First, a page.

Smartphone handset vendors are failing to ship devices with adequate security protections and software updates, according to researchers.
UK mobile security firm MWR InfoSecurity said that Android vendors in particular have been selling users handsets which lack adequate protections and contain security flaws which could be targeted by attackers for malware and fraud operations.
MWR InfoSecurity managing director Ian Shaw said that vendors must improve the built-in protections they ship with their handsets.
"Manufacturers must spend more time looking to see how they can safeguard users," Shaw said.
"The problem is that many users just don't realise how vulnerable they actually are."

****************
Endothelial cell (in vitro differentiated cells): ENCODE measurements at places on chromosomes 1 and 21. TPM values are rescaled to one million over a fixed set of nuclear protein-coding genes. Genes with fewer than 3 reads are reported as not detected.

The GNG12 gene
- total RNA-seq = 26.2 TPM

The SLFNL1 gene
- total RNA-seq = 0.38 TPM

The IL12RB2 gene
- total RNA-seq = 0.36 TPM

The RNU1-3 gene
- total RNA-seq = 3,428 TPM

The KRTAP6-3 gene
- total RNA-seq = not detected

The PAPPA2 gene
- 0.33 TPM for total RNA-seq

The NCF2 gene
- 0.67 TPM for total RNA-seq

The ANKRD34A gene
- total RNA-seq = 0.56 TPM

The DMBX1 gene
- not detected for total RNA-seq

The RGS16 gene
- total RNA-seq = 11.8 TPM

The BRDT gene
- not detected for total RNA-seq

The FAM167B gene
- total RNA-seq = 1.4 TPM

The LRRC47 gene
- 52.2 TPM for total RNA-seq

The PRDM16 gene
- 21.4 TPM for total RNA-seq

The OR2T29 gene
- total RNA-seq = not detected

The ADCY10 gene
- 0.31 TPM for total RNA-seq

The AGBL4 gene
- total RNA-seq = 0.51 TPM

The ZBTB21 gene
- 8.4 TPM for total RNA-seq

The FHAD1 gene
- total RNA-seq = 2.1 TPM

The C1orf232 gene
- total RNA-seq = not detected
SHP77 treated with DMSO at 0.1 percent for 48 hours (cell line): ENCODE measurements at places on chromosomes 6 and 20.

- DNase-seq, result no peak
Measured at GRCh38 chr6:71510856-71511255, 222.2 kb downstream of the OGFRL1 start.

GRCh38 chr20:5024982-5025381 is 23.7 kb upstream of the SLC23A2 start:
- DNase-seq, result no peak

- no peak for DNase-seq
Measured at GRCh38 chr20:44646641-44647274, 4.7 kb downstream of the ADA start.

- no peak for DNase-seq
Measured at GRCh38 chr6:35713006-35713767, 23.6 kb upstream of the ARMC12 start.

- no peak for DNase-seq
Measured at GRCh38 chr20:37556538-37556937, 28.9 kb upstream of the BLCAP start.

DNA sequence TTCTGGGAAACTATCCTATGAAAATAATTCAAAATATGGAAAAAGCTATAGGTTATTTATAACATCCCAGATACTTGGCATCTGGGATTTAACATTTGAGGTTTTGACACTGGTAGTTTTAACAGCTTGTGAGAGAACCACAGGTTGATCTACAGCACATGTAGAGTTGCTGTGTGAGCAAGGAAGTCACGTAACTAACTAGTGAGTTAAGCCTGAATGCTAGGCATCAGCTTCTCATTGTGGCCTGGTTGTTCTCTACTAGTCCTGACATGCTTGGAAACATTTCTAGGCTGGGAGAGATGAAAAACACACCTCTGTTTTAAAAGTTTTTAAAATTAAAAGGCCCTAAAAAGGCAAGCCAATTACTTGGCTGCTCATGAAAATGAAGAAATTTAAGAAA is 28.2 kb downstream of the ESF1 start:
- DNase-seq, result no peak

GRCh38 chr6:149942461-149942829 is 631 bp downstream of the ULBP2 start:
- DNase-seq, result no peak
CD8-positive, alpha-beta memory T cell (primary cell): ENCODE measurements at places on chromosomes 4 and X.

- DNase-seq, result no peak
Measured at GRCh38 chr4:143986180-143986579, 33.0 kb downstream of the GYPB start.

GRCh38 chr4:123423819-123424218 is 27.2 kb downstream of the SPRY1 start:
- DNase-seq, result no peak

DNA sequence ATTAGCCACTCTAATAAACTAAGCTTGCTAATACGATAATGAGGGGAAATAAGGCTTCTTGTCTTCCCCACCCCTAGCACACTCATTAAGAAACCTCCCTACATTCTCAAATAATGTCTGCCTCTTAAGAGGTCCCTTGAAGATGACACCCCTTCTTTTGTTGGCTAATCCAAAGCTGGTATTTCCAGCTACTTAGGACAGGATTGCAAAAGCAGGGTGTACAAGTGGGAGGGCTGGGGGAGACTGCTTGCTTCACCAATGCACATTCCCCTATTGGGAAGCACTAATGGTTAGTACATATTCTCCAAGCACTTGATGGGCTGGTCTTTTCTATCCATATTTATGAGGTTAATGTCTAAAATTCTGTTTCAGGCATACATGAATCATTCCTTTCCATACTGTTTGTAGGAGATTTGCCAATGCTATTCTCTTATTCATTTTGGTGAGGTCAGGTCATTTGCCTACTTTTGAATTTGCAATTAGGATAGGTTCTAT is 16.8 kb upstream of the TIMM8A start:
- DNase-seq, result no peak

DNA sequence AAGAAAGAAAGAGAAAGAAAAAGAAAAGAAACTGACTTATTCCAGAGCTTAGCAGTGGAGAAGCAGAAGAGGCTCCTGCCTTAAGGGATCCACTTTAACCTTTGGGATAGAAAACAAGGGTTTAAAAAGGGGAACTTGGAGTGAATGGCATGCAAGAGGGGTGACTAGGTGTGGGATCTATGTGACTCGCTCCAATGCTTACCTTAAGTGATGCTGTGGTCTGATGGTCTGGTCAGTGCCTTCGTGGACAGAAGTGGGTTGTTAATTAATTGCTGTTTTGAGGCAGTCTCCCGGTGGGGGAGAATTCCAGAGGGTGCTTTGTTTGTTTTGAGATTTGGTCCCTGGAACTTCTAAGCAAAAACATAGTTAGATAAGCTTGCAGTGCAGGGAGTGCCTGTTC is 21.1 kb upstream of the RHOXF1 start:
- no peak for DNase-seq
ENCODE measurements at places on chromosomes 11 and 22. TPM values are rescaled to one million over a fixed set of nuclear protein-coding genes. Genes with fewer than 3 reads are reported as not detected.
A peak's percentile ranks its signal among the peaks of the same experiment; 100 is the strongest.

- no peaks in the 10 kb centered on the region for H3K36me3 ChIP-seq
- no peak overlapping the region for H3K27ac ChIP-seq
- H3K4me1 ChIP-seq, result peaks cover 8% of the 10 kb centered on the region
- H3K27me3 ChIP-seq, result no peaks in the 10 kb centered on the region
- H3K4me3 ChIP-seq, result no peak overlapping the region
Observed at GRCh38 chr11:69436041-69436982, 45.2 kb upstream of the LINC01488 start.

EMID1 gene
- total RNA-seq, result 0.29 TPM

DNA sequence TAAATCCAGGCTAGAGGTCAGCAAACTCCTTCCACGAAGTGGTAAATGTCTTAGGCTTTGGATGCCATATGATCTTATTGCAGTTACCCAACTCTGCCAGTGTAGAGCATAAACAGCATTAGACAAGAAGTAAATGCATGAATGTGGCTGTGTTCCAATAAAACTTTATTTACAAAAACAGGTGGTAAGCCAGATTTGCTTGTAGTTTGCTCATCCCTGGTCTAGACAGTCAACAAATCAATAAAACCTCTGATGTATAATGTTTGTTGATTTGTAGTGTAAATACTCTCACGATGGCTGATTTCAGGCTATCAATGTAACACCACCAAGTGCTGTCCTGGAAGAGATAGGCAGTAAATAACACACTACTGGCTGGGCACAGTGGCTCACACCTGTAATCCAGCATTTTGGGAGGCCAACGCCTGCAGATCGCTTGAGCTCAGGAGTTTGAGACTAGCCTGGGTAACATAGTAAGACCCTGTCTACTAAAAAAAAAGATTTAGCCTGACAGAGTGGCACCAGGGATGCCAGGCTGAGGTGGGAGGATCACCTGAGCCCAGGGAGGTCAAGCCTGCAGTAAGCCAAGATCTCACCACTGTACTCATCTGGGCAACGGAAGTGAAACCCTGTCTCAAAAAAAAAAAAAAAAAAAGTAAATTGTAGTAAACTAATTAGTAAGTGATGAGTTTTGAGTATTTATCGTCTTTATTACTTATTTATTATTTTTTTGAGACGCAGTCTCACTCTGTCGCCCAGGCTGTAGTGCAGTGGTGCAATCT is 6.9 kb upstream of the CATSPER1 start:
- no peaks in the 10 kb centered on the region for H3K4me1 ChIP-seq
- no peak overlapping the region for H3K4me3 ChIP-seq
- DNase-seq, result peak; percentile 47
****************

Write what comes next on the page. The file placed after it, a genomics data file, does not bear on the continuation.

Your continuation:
Malware infections have become a persistent problem for the Android platform. Cyber criminals have taken advantage of the loosely controlled Android Market to upload malicious tools and Trojan applications.
The company said that it had identified a number of vulnerabilities in the platform and has been in contact with manufacturers such as Samsung to report the flaws and develop patches for Smartphones and tablets.
In the meantime, however, MWR believes that users are being left at risk of infection. With the rise in IT consumerisation, the firm also sees enterprise environments being left vulnerable to attack.
"(Bring your own device) is an enabling policy allowing for greater remote working and as such higher productivity and innovation," Shaw said.
"However, many of these enterprises are likely to shun models that do not offer at least basic security assurance, so manufacturers need to get their act together or they will be left behind."
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